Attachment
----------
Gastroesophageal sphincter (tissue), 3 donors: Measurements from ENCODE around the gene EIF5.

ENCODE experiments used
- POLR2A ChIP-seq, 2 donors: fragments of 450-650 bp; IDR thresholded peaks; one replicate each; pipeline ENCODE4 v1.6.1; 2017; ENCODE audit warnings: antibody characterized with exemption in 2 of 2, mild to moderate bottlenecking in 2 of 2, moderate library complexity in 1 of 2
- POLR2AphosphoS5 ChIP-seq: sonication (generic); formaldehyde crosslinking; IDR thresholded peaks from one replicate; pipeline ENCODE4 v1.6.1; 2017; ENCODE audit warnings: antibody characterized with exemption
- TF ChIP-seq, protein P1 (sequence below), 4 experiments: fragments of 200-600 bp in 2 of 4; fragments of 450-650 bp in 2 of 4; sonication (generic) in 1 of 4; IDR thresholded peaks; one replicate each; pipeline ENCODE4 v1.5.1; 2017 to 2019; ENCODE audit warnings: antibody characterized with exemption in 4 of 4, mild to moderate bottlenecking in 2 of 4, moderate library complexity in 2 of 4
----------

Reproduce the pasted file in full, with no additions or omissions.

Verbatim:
Gastroesophageal sphincter (tissue), 3 donors: Measurements from ENCODE around the gene EIF5.

ENCODE experiments used
- POLR2A ChIP-seq, 2 donors: fragments of 450-650 bp; IDR thresholded peaks; one replicate each; pipeline ENCODE4 v1.6.1; 2017; ENCODE audit warnings: antibody characterized with exemption in 2 of 2, mild to moderate bottlenecking in 2 of 2, moderate library complexity in 1 of 2
- POLR2AphosphoS5 ChIP-seq: sonication (generic); formaldehyde crosslinking; IDR thresholded peaks from one replicate; pipeline ENCODE4 v1.6.1; 2017; ENCODE audit warnings: antibody characterized with exemption
- TF ChIP-seq, protein P1 (sequence below), 4 experiments: fragments of 200-600 bp in 2 of 4; fragments of 450-650 bp in 2 of 4; sonication (generic) in 1 of 4; IDR thresholded peaks; one replicate each; pipeline ENCODE4 v1.5.1; 2017 to 2019; ENCODE audit warnings: antibody characterized with exemption in 4 of 4, mild to moderate bottlenecking in 2 of 4, moderate library complexity in 2 of 4